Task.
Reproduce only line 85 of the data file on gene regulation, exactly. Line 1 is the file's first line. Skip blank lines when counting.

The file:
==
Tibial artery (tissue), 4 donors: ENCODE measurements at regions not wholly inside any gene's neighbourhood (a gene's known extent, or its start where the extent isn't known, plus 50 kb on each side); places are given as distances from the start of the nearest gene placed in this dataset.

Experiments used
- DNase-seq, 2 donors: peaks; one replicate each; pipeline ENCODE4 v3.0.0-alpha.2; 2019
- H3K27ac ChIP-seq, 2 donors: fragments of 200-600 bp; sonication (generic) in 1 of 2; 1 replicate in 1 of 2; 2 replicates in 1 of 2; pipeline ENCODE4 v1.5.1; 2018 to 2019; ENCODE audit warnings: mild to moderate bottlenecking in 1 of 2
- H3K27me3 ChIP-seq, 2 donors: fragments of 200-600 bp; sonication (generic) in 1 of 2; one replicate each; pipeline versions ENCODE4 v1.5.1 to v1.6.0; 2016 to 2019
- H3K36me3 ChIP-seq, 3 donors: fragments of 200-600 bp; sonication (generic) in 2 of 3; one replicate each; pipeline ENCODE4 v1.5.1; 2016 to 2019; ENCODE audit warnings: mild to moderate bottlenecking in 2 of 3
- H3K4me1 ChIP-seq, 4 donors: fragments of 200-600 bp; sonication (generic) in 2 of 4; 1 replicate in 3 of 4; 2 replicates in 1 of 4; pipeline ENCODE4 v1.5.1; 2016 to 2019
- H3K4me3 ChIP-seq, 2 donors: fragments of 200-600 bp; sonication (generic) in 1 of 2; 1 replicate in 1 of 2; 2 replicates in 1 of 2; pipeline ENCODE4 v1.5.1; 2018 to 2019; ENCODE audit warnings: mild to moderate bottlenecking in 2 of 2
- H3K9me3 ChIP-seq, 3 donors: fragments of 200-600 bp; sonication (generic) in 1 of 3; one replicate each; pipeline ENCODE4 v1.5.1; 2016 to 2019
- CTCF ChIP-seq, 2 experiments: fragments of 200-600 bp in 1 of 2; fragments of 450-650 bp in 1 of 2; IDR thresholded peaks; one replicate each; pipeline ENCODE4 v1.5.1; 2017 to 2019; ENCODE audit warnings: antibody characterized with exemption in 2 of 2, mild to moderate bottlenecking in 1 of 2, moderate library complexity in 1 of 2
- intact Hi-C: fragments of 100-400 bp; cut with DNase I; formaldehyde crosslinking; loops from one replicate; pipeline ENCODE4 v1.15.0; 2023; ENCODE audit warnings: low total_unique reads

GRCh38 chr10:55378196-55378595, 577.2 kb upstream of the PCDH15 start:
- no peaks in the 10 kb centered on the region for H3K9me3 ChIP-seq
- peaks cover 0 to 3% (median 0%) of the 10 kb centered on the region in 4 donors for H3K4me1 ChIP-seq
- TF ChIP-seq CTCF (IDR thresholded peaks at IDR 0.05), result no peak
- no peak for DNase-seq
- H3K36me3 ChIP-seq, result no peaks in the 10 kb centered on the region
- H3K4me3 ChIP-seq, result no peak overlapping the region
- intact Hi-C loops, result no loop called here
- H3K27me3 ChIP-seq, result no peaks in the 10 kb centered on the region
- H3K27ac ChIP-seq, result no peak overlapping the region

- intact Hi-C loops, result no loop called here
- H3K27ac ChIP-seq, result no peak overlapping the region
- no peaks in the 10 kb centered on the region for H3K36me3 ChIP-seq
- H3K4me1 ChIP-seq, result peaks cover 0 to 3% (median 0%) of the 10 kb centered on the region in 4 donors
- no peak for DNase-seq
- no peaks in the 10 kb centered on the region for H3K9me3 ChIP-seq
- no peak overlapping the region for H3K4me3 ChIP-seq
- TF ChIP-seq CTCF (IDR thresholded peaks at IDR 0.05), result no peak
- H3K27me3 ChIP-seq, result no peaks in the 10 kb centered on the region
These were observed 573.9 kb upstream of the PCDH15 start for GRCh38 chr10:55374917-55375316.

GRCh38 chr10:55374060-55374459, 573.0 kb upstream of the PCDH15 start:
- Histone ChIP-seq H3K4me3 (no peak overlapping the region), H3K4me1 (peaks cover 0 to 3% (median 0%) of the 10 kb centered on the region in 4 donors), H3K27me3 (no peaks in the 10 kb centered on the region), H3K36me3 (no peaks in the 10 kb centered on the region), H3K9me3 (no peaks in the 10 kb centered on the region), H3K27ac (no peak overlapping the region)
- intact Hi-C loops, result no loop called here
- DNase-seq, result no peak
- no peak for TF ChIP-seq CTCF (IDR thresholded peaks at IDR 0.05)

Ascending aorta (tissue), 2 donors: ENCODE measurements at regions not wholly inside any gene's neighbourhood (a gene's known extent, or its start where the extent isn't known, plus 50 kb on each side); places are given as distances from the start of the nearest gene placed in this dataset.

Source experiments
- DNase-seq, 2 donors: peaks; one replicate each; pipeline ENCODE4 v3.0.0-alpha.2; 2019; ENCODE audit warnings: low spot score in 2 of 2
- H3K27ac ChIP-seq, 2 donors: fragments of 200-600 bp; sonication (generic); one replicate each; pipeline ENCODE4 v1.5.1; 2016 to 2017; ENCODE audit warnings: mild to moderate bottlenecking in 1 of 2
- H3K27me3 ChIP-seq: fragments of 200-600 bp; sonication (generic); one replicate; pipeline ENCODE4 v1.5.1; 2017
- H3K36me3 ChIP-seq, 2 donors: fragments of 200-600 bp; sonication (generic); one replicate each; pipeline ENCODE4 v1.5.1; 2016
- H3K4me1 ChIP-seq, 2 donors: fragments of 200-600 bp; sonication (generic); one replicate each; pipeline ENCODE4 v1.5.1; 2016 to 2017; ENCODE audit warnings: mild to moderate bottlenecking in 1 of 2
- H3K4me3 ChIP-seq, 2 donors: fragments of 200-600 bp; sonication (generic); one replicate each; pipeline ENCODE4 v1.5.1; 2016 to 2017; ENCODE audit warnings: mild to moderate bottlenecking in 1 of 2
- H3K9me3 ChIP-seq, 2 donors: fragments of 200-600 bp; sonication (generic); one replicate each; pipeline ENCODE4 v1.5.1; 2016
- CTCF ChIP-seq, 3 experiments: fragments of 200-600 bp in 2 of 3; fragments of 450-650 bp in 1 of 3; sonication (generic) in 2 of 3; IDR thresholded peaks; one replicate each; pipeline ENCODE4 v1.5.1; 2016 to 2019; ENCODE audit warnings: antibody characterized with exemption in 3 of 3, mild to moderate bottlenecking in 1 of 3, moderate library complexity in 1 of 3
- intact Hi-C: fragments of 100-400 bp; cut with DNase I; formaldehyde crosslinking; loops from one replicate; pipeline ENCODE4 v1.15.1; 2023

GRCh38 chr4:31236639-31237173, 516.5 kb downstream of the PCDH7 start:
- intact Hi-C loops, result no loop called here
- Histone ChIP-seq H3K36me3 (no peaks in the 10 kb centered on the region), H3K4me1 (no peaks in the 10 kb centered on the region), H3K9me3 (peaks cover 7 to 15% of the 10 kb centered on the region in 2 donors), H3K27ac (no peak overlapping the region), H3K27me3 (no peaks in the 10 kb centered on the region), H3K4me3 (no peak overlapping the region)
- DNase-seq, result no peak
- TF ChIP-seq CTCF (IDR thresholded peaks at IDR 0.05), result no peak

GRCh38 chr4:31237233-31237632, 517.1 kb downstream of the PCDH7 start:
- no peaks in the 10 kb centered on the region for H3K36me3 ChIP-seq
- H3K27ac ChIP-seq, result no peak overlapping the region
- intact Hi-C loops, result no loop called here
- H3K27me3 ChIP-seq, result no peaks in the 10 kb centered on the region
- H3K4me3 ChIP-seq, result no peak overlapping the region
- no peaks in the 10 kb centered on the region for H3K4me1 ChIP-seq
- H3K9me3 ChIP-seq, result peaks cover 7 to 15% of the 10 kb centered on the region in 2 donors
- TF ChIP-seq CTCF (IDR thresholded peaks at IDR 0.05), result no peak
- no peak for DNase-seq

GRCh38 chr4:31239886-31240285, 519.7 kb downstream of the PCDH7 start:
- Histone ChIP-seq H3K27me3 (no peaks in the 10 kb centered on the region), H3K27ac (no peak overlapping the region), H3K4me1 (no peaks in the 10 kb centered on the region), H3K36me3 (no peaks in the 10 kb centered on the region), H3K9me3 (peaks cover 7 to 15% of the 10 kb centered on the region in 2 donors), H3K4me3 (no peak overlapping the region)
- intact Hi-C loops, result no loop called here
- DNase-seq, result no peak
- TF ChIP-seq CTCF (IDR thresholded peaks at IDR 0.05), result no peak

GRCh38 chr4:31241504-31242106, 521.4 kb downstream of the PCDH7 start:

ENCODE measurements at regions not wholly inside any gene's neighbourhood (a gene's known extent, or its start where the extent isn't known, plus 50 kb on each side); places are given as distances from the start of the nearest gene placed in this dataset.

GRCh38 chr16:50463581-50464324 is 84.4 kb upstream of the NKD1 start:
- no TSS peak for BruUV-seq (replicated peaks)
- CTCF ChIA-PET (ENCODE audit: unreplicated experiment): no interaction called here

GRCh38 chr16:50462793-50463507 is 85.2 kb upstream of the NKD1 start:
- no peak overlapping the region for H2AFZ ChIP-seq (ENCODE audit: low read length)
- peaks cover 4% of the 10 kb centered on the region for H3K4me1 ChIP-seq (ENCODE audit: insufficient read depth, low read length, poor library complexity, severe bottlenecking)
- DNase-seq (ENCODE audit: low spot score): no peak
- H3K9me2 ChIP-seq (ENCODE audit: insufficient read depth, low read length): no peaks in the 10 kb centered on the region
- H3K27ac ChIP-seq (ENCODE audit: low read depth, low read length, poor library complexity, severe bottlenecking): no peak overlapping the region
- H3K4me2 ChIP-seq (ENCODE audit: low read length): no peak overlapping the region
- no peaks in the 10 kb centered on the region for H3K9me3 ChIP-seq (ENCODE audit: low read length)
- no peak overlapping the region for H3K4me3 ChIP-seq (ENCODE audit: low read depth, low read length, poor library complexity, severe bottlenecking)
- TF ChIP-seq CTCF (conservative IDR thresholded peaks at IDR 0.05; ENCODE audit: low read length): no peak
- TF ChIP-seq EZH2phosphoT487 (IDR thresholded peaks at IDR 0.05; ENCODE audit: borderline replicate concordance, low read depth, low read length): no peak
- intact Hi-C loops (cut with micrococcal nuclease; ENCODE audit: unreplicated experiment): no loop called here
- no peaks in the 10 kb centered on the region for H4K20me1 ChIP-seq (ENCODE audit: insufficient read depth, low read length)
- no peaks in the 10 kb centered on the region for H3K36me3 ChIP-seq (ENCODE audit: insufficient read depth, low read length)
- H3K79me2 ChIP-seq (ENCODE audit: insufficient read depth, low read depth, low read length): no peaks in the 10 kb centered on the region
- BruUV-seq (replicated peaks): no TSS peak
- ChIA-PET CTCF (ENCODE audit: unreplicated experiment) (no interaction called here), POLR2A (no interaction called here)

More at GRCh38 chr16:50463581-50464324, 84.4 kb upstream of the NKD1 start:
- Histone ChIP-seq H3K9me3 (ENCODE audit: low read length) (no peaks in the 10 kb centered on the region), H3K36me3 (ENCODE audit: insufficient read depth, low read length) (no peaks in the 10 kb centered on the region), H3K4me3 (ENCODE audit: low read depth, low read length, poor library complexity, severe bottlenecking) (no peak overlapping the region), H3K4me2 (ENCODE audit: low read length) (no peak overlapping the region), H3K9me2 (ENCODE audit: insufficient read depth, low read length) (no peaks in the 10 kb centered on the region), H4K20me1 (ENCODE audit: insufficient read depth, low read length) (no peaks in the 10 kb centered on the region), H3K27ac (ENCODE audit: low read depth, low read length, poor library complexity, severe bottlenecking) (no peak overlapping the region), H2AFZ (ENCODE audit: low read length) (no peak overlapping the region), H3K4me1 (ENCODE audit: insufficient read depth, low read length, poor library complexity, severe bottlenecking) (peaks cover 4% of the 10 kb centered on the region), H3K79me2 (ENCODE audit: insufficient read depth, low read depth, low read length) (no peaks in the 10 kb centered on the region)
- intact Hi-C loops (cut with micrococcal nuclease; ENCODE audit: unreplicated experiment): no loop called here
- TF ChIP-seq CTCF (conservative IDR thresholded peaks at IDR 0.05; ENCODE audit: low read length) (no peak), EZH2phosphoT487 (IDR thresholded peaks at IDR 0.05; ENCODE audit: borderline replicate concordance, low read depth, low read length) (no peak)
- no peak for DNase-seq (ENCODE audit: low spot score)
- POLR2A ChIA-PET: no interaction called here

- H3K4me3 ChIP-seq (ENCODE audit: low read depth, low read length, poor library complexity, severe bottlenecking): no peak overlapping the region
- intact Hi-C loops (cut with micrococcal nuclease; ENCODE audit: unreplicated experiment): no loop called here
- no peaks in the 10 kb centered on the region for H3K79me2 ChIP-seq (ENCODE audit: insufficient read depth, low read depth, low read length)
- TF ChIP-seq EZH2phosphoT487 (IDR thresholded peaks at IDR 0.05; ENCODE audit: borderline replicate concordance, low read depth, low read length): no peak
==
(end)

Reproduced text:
- no peaks in the 10 kb centered on the region for H4K20me1 ChIP-seq (ENCODE audit: insufficient read depth, low read length)